We should not be surprised that a nation that protected slave owners after the Civil War protects murderous police by covering up and falsifying evidence.
We should not be surprised that a nation that upheld plessy v ferguson, a ruling that upheld separate but equal, is a growing apartheid state.
We should not be surprised that a nation that sanctioned the tuskeegee experiment, an experiment that exposed African Americans to syphillus, and researchers intentionally withheld treatment would turn Furgeson into a militarized no-fly zone.
We should not be surprised, that a nation that enacted CoIntellpro, supports a viciously racist and classist war by tear gassing and shooting wooden pellets at the people of Ferguson.
We should not be surprised by a nation that, in 1999, was found guilty of the conspiracy to assassinate Dr. Martin Luther King Jr, is turning a blind eye to the police enforced genocide of black, brown and poor youth.
We should not be surprised, that a nation that unleashes volatile, murderous and corrupt police in our communities, resulting in the deaths of hundreds of innocent, unarmed human beings, doesn’t care if you are two steps or two miles from your own home when they gun you down.
We should not be surprised, that a nation, that has a congress that has ignored the needs of the people for the fulfillment of their own personal agendas is led by a president that gave more attention to the unfortunate death of Robin Williams than the slaughter and terrorizing of an American city.
We should not be surprised that in a nation who’s police force has, on average, an eight-grade education, that the police are often more uneducated about the laws that govern than everyday citizens.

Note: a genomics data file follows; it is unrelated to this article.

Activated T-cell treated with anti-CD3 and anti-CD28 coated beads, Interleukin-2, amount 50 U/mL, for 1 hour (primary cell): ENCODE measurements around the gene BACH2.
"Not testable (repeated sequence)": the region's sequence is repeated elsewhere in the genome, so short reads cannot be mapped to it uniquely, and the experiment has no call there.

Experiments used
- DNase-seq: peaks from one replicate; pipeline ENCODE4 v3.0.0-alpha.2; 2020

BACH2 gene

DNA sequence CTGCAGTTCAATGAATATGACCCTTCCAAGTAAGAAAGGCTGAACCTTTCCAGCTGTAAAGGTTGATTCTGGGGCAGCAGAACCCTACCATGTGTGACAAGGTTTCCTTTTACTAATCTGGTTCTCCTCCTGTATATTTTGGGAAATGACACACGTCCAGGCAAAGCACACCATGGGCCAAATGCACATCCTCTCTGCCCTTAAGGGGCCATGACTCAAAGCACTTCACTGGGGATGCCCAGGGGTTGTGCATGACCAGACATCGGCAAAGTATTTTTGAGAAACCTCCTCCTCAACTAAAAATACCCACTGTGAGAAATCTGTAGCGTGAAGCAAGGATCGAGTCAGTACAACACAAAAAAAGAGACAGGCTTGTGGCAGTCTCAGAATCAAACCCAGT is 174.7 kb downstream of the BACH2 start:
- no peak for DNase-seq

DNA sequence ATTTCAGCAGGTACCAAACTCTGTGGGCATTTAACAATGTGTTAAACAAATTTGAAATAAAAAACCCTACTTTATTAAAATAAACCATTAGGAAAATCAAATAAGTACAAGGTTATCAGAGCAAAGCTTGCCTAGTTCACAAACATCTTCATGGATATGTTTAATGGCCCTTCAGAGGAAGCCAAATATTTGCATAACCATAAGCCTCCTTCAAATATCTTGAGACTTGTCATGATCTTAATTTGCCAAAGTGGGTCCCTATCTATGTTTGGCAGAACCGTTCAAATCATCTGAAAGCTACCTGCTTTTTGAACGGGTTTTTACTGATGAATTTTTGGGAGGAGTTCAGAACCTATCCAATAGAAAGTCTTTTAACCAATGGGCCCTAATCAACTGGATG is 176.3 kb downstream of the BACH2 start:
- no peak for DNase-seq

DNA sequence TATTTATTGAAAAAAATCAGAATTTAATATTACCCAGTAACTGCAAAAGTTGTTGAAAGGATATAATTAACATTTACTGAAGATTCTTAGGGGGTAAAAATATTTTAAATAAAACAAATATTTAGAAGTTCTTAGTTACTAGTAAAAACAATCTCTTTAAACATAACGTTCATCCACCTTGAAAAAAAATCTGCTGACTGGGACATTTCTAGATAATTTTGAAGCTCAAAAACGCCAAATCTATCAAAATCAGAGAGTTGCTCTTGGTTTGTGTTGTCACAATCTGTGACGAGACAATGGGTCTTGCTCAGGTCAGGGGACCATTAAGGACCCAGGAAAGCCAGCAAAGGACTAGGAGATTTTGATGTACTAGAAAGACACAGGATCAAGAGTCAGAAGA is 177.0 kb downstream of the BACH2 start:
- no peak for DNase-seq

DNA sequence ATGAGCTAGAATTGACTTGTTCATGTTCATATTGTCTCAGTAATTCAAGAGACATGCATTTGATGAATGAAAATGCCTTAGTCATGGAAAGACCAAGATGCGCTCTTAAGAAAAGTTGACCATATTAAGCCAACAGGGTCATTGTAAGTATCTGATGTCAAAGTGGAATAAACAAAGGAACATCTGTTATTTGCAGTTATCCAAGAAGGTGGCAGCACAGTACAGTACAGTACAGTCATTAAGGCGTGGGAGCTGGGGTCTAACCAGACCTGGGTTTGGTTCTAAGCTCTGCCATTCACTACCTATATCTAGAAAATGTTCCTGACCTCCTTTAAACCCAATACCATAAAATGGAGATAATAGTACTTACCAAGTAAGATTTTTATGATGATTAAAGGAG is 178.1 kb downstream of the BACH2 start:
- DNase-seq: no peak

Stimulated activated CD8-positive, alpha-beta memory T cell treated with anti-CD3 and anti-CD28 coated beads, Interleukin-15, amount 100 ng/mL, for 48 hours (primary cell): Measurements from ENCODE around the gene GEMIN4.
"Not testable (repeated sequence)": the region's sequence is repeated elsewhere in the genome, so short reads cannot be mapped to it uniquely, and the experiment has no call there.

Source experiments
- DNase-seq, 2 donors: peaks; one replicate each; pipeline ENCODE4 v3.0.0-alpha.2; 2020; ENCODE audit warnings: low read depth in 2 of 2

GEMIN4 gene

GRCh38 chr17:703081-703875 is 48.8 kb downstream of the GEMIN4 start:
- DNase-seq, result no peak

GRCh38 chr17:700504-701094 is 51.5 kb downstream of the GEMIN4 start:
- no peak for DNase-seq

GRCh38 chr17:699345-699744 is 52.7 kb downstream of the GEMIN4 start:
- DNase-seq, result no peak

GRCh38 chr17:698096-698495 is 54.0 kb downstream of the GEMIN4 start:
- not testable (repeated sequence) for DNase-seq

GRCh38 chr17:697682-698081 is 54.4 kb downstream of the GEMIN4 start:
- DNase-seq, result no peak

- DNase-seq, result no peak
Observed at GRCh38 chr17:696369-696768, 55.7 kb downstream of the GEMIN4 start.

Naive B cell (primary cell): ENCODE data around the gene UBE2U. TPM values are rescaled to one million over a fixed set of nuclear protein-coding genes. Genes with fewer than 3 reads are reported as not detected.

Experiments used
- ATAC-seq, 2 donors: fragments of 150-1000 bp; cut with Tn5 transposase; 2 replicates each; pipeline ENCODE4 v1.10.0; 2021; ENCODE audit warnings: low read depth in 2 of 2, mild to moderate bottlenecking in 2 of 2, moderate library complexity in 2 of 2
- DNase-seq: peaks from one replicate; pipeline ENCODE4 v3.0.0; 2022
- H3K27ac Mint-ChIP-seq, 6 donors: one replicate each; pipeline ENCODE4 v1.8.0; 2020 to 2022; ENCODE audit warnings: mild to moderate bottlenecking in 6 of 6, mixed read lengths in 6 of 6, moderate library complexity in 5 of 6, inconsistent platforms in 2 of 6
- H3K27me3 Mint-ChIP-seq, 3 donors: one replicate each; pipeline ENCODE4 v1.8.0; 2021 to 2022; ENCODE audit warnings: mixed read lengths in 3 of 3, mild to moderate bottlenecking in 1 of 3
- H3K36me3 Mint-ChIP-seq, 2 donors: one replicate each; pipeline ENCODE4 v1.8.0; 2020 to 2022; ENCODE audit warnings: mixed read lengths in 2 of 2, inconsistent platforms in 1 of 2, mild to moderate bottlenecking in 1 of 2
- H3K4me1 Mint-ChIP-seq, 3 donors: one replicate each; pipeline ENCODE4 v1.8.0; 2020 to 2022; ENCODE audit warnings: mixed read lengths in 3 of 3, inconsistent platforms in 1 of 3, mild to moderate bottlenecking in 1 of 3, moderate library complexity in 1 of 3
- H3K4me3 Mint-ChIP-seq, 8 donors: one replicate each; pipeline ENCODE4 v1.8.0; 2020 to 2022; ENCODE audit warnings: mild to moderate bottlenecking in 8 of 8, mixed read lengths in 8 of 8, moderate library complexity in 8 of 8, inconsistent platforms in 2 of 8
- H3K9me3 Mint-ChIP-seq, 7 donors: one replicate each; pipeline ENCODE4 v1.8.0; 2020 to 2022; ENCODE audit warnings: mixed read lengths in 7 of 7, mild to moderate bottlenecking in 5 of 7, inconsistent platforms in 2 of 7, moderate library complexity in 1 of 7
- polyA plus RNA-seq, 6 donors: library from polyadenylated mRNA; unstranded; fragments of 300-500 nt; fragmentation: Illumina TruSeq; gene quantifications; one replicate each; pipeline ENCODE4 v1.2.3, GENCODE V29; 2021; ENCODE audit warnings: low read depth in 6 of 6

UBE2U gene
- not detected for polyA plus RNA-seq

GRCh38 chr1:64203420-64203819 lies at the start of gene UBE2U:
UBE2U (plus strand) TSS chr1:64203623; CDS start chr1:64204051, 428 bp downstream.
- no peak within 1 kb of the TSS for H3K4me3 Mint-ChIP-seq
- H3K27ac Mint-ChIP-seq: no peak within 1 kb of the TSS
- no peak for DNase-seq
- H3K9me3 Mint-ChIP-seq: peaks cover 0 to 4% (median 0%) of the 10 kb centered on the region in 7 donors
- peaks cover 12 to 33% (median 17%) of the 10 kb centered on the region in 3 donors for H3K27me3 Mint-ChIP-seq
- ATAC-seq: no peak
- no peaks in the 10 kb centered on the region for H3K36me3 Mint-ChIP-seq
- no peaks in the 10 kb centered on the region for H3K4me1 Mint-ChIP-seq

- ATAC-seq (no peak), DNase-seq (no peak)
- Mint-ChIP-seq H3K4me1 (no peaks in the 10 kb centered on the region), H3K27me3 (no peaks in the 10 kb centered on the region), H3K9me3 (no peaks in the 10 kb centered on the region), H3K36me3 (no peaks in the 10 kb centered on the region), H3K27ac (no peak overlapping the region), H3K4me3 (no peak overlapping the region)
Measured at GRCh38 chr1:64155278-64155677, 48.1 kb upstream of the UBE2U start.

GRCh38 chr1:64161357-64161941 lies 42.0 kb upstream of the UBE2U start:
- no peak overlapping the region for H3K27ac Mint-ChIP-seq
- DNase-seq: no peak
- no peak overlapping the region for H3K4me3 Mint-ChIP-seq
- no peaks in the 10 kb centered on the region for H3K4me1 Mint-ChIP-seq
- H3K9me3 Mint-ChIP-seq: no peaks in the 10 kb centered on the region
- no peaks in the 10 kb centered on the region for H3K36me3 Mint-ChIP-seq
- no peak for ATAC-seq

We should not be surprised that the same militarized police state that occupies and terrorizes black, brown, and poor communities in the United States, holds Central and South American children at the border as if they are criminals, and supports the Israleli Defense Forces that terrorize and murder Palestinian children while they are at school, lying in hospitals and playing on the beaches of Gaza.
We should not be surprised when police forces organized to enforce “law and order” from outside of our communities do not act in the interest of our communities.
We should not be surprised if Durham or any other city near you is next.
WE SHOULD… BE ANGRY!
To be black or brown or poor,or gay or lesbian or transgender and relatively conscious is to be in a constant state of rage, a perpetual state of rage. But I am here to tell you not to fear that rage. We must engage our rage because it is a righteous anger that should move us to organize.
A social movement that only moves people is merely a revolt BUT a movement that fundamentally changes both people and backward institutions is A REVOLUTION and a revolution is what we need. But a revolution is more than a spontaneous reaction to unjust actions or events, no matter what you might have been taught to believe. In order to bring the change that we can believe in, we must agitate, educate, and organize ourselves on a permanent basis for revolution!
And we would like to begin that process with anyone who is committed to the cause and willing to work. Please join us next Thursday, August 21st at 6:30pm at the Hayti Center.